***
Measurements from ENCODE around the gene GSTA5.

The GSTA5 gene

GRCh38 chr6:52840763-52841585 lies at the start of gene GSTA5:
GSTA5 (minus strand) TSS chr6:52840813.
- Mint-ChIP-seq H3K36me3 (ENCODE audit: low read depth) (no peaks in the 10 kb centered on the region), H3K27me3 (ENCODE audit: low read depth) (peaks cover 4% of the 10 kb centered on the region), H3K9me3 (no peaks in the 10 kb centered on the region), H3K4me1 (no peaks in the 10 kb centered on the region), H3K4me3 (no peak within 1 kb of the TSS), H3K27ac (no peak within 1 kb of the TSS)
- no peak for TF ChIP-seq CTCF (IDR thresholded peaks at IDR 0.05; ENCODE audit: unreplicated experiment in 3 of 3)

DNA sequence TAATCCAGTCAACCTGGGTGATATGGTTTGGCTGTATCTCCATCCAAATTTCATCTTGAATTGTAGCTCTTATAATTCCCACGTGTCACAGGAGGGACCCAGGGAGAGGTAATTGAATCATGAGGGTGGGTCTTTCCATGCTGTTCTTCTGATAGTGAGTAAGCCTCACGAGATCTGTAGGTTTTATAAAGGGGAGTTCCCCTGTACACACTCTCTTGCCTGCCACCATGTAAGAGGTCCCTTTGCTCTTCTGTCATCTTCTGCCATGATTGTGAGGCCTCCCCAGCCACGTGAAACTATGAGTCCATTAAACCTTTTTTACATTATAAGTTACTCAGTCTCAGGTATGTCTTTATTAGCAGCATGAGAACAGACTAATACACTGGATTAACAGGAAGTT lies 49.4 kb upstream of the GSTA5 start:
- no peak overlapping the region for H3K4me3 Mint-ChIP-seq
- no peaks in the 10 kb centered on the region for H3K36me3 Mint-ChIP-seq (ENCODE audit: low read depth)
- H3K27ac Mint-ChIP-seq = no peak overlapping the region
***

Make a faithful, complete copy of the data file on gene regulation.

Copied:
Measurements from ENCODE around the gene GSTA5.

The GSTA5 gene

GRCh38 chr6:52840763-52841585 lies at the start of gene GSTA5:
GSTA5 (minus strand) TSS chr6:52840813.
- Mint-ChIP-seq H3K36me3 (ENCODE audit: low read depth) (no peaks in the 10 kb centered on the region), H3K27me3 (ENCODE audit: low read depth) (peaks cover 4% of the 10 kb centered on the region), H3K9me3 (no peaks in the 10 kb centered on the region), H3K4me1 (no peaks in the 10 kb centered on the region), H3K4me3 (no peak within 1 kb of the TSS), H3K27ac (no peak within 1 kb of the TSS)
- no peak for TF ChIP-seq CTCF (IDR thresholded peaks at IDR 0.05; ENCODE audit: unreplicated experiment in 3 of 3)

DNA sequence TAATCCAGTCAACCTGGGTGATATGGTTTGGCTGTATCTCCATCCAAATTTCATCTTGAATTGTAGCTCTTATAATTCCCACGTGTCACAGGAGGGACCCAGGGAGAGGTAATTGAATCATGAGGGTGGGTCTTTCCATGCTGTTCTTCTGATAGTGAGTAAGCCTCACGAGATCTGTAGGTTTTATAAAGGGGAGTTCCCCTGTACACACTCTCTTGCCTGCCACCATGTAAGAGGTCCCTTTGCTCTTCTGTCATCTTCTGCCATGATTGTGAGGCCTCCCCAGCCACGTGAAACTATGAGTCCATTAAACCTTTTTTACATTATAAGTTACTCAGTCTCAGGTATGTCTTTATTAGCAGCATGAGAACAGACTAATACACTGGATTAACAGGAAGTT lies 49.4 kb upstream of the GSTA5 start:
- no peak overlapping the region for H3K4me3 Mint-ChIP-seq
- no peaks in the 10 kb centered on the region for H3K36me3 Mint-ChIP-seq (ENCODE audit: low read depth)
- H3K27ac Mint-ChIP-seq = no peak overlapping the region